CNET’s new id is impressed by the golden period of journalism

Since launching in 1994, US media brand CNET (an abbreviation of Computer Network) has become a trusted source for reporting and advice on all things related to technology and digital culture.

As tech has evolved over the last two decades to influence almost every aspect our lives, the media company decided to expand its coverage and advice to what matters most in modern life – including money, home, wellness, culture and climate.

To coincide with its refreshed editorial approach, CNET enlisted the help of New York and San Francicso-based studio Collins, which was tasked with crafting a new brand strategy, brand story and visual identity for the media company.

Collins’ brief was to turn CNET from a tech review site into an editorial-first brand known for its useful information and expertise, putting it alongside the raft of other news organisations that are placing renewed emphasis on trust, including the New York Times and the Guardian.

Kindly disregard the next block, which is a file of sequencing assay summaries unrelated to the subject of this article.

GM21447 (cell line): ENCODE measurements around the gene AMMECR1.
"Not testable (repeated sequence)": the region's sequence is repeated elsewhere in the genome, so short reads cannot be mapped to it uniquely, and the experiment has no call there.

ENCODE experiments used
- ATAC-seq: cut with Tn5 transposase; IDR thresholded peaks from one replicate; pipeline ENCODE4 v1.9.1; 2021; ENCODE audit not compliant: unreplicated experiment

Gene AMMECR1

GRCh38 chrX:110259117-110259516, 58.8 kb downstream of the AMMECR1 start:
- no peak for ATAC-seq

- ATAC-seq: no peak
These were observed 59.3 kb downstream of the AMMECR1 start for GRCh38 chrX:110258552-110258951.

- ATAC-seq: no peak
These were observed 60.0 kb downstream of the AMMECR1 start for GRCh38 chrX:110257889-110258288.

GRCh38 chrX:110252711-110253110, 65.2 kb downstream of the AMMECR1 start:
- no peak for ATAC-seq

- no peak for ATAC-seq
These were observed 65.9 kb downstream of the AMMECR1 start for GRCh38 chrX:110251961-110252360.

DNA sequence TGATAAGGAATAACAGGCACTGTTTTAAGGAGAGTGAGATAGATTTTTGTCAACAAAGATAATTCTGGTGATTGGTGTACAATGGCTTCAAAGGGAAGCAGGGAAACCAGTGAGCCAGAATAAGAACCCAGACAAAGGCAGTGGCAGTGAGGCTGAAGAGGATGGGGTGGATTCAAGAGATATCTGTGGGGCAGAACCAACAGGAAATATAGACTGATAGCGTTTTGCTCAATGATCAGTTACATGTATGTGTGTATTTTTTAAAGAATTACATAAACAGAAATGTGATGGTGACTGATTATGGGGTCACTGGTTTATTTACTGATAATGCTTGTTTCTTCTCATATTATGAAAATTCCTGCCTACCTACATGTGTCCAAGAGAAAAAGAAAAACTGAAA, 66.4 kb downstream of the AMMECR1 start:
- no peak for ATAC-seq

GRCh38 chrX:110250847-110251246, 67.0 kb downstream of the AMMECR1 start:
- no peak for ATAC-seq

“Faced with today’s partisan publications on one end and clickbait factories on the other, we looked to broadcast journalism giants from the 1950s through 1970s – the decades before the FCC (Federal Communications Commission) abolished the fairness doctrine requiring outlets to represent differing viewpoints. A time when the news was deeply respected and viewed as a public good,” says Collins.

The new visual identity swaps the lower case sans serif logo that CNET had used for the past 30 years in favour of a more trim, custom serif wordmark inspired by editorial design from the so-called golden era of journalism.

“[The] new wordmark aims to be trustworthy while also pointing to a fresh way forward. It heralds a new and open editorial experience that allows their stories and advice to have a sense of importance – in any media channel – without crowding each other out,” says Collins.

In marketing CNET’s new approach, the studio leaned into bold surrealism with a series of striking artworks by Kentucky-based illustrator Robert Beatty. It has also introduced a slab serif typeface, Sentinel, and a new brand voice that seeks to make talking about the news more enjoyable.